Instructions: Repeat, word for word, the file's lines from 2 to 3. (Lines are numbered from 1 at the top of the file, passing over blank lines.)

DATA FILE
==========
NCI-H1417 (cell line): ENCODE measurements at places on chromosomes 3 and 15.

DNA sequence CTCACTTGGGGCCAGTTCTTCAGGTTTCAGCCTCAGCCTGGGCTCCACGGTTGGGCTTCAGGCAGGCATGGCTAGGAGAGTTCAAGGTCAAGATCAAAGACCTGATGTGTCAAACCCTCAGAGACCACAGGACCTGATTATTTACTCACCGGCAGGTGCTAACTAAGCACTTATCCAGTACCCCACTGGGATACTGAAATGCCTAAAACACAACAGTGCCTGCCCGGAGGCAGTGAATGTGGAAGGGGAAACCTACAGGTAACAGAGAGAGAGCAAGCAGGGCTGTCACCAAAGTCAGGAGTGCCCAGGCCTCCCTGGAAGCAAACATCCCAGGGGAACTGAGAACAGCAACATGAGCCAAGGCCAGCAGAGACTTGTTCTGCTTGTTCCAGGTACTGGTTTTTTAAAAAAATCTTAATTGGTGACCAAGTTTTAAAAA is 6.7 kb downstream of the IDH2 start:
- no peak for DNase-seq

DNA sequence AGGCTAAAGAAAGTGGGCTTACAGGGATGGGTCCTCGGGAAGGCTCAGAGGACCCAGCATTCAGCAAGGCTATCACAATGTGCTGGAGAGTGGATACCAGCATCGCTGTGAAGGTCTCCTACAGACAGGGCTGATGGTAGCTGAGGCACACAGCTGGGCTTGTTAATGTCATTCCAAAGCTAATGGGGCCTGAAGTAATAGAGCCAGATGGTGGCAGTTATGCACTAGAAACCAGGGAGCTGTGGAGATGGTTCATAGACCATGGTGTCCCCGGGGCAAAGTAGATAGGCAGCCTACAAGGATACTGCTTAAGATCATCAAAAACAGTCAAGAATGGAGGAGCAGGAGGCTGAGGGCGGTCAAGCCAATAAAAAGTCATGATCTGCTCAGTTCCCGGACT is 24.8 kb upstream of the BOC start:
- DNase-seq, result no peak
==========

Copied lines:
DNA sequence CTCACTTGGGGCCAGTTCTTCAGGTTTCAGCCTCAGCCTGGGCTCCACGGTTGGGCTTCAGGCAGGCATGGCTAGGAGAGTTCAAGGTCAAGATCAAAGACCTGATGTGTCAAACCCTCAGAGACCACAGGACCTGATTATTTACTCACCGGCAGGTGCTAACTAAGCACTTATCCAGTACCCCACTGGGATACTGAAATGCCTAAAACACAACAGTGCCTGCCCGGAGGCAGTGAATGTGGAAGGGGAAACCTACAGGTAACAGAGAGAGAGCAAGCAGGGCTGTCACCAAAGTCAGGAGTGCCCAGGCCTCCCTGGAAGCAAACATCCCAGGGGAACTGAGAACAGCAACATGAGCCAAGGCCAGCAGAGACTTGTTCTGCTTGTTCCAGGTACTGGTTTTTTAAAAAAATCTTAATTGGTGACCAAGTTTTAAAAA is 6.7 kb downstream of the IDH2 start:
- no peak for DNase-seq